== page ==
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The Statute Whose Name We Dare Not Speak: Emtala and the Affordable Care Act

The following article, written by David Koeninger (ABLE), appeared the in Winter 2013 edition of the Journal of Gender, Race and Justice. A portion of the introduction is posted below.

Scholars and activists have long suggested that every judicial or legislative victory for civil rights is tempered by the fact that the new rights won must be incorporated within a system largely designed to maintain the status quo. This Article examines this tension by addressing the struggle for equal access to health care in the United States. Access to health care was a significant, if underpublicized, aspect of the civil rights movement, and disparities in access to health care remain one of the most significant pieces of unfinished business in our country's ongoing struggle toward racial equality. Not surprisingly then, this summer's Supreme Court decision upholding the constitutionality of the Patient Protection and Affordable Care Act (ACA) fits neatly into our country's ongoing civil rights narrative--a victory tempered by new hurdles to altering the status quo. As such, this Article suggests that by upholding the individual mandate as a constitutional exercise of Congress's power to tax, articulating limits on Congress's ability to use the commerce power, and turning the ACA's Medicaid expansion into a state option, the Court, particularly Chief Justice John Roberts, may have altered the pathways by which Congress may reform and regulate health care and, equally significantly, protect the civil rights of minority groups.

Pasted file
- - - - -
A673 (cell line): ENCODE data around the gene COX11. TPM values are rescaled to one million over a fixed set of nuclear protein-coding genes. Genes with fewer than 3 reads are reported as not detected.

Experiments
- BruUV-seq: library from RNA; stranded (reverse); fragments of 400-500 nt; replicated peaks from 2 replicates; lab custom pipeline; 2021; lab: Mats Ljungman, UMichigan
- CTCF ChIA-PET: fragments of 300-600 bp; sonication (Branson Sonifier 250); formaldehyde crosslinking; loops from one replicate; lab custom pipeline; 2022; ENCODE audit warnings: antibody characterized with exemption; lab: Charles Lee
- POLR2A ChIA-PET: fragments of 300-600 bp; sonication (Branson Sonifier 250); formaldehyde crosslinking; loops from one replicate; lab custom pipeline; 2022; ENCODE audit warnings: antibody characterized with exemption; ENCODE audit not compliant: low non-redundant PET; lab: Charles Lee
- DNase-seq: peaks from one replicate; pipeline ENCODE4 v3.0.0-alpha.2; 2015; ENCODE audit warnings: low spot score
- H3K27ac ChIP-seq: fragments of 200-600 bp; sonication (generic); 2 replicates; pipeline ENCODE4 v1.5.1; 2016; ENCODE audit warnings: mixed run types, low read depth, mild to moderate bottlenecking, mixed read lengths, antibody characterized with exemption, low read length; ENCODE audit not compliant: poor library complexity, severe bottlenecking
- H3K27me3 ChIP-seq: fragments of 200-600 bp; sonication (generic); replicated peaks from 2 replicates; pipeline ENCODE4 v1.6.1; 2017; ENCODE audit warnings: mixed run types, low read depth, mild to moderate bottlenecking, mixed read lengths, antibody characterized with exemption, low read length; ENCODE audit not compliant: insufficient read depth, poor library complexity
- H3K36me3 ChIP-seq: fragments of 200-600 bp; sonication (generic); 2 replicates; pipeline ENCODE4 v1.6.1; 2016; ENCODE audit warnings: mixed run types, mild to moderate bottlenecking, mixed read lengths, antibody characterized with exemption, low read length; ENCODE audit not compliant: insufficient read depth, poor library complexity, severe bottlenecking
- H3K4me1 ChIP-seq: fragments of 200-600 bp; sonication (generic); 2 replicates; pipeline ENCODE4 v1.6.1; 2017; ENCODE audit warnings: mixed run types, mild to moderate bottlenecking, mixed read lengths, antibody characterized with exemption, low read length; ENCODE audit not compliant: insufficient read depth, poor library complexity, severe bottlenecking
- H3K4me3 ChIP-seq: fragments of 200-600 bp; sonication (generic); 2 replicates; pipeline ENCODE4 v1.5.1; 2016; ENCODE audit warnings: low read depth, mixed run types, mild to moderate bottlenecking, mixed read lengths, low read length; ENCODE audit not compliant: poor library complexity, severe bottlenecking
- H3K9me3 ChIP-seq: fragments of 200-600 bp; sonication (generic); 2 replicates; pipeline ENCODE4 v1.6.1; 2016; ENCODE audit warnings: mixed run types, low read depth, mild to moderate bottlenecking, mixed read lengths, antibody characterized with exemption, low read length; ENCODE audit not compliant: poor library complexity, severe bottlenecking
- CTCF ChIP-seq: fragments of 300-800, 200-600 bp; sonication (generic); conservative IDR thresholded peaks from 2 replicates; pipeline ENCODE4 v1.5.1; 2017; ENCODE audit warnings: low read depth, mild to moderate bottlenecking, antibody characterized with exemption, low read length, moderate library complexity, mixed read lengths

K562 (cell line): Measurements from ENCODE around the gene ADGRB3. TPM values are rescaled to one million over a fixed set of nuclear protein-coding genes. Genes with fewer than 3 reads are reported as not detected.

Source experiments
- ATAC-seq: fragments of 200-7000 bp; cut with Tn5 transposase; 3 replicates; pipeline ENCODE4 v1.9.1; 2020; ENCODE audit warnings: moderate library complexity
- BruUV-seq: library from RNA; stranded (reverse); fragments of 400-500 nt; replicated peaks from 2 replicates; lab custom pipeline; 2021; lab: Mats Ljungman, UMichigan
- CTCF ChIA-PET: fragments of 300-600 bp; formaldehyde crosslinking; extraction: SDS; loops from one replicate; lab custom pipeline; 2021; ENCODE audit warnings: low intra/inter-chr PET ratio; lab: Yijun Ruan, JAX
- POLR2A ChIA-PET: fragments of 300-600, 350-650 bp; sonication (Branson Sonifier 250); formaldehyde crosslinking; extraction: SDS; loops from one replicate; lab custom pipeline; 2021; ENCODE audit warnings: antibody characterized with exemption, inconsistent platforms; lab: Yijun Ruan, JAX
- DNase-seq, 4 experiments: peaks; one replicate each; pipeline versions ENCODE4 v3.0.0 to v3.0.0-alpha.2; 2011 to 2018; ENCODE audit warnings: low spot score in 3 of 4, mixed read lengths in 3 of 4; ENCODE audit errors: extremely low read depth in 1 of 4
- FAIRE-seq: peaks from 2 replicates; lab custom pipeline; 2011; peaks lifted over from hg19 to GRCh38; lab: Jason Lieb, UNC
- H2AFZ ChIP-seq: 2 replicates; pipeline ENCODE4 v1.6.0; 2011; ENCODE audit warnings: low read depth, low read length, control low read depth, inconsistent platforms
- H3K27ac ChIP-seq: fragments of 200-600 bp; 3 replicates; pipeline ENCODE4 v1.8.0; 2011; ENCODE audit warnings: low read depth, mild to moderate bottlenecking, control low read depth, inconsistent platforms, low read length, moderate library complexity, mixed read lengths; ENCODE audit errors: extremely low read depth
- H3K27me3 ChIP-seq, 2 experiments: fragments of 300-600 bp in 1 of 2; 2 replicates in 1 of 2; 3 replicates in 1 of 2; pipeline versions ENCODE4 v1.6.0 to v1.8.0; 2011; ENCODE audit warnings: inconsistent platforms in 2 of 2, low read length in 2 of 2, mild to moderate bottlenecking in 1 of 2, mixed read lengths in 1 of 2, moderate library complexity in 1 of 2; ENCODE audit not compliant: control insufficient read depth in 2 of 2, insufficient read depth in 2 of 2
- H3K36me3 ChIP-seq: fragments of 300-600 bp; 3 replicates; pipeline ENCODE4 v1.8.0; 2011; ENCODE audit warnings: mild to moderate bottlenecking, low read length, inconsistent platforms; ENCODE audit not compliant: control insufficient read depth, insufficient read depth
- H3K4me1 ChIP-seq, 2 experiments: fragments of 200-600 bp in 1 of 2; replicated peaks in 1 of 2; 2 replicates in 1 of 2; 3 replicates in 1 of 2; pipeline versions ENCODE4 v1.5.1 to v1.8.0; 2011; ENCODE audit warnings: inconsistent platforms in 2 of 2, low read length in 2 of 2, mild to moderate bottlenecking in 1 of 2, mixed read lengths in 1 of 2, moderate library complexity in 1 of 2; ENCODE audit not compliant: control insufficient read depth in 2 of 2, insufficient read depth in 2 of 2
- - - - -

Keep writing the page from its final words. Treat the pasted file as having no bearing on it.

This Article is part of a larger exploration of how our society comes to consensus about particular health care issues. As a nation, we have been and remain embroiled in a divisive debate about our health care system and the package of reforms enacted by Congress in 2010 that will alter or affect almost every aspect of that system--from access, to financing, to service delivery. Some of this law is controversial; however, much of it is not. This Article will unpack the complex array of issues in the American health care system and explore one area of consensus, because it is only through identifying consensus on basic principles that we can move forward to address health disparities and reform our health care system. Such analysis will provide insight into opportunities missed by defenders of the ACA and potential paths forward to achieving the ACA's larger goals.

This Article locates the Obama Administration's health care reform efforts -- namely the Patient Protection and Affordable Care Act -- within an overarching narrative about the consequences, some of them unintended, of health care statutes. The particular statutes that this Article will address -- the Hill-Burton Act, the Medicaid and Medicare statutes, the Emergency Medical Treatment and Active Labor Act (EMTALA), and the Affordable Care Act -- are all parts of the story of the development of our modern health care system, and all may be considered attempts to reduce or eliminate health disparities in the United States. These statutes are rooted in part within the civil rights movement, however they extend well beyond it, telling a story about the twin difficulties of forging a consensus as to how we will take care of our sick and disabled fellow citizens and further, how to act on that consensus. Ultimately, they help to explain why health care reform has become unavoidable and raise the question of whether the incremental reforms that have characterized our system can advance the fight to reduce health disparities.